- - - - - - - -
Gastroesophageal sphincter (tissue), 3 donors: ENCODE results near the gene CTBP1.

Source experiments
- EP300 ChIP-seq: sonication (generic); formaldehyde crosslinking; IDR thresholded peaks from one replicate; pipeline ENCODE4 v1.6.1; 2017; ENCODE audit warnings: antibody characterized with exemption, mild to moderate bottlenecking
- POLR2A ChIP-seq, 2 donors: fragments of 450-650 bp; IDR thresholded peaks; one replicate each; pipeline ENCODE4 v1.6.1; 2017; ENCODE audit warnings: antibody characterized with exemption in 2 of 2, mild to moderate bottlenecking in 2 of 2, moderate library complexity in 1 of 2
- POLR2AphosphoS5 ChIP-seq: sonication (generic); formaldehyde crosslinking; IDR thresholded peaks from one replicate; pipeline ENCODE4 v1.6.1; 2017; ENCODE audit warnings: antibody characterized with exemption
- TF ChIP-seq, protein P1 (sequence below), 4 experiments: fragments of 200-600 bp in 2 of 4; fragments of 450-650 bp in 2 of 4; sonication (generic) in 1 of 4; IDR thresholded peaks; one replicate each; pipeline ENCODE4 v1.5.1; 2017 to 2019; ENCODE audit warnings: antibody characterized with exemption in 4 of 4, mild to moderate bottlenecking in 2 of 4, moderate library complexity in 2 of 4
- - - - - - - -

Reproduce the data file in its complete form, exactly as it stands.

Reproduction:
Gastroesophageal sphincter (tissue), 3 donors: ENCODE results near the gene CTBP1.

Source experiments
- EP300 ChIP-seq: sonication (generic); formaldehyde crosslinking; IDR thresholded peaks from one replicate; pipeline ENCODE4 v1.6.1; 2017; ENCODE audit warnings: antibody characterized with exemption, mild to moderate bottlenecking
- POLR2A ChIP-seq, 2 donors: fragments of 450-650 bp; IDR thresholded peaks; one replicate each; pipeline ENCODE4 v1.6.1; 2017; ENCODE audit warnings: antibody characterized with exemption in 2 of 2, mild to moderate bottlenecking in 2 of 2, moderate library complexity in 1 of 2
- POLR2AphosphoS5 ChIP-seq: sonication (generic); formaldehyde crosslinking; IDR thresholded peaks from one replicate; pipeline ENCODE4 v1.6.1; 2017; ENCODE audit warnings: antibody characterized with exemption
- TF ChIP-seq, protein P1 (sequence below), 4 experiments: fragments of 200-600 bp in 2 of 4; fragments of 450-650 bp in 2 of 4; sonication (generic) in 1 of 4; IDR thresholded peaks; one replicate each; pipeline ENCODE4 v1.5.1; 2017 to 2019; ENCODE audit warnings: antibody characterized with exemption in 4 of 4, mild to moderate bottlenecking in 2 of 4, moderate library complexity in 2 of 4